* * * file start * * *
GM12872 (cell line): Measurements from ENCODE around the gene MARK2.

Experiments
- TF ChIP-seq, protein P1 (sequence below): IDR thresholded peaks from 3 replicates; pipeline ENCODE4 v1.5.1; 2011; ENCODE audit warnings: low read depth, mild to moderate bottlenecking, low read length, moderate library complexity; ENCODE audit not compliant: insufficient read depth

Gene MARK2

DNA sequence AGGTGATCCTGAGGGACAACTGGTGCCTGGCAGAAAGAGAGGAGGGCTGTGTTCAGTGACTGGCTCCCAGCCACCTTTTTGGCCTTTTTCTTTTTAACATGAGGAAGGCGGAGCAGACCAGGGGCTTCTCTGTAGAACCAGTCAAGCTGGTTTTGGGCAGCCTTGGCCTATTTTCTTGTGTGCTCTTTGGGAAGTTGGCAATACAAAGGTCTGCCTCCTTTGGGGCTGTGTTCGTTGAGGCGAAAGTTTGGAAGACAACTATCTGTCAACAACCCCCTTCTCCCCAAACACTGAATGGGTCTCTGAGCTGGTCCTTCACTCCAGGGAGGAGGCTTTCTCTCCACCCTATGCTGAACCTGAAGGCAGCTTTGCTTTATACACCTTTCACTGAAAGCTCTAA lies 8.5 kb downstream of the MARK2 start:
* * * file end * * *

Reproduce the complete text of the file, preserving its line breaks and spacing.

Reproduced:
GM12872 (cell line): Measurements from ENCODE around the gene MARK2.

Experiments
- TF ChIP-seq, protein P1 (sequence below): IDR thresholded peaks from 3 replicates; pipeline ENCODE4 v1.5.1; 2011; ENCODE audit warnings: low read depth, mild to moderate bottlenecking, low read length, moderate library complexity; ENCODE audit not compliant: insufficient read depth

Gene MARK2

DNA sequence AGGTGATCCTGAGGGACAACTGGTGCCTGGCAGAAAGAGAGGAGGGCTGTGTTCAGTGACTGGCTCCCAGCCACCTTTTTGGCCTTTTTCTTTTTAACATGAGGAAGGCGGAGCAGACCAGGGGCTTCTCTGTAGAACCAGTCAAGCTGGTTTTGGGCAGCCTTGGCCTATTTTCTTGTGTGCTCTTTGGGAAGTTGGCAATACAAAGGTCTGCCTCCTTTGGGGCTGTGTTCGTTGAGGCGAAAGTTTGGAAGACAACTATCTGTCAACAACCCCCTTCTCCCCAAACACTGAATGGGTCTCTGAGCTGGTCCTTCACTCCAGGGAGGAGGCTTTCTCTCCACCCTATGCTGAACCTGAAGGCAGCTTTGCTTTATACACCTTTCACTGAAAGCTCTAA lies 8.5 kb downstream of the MARK2 start: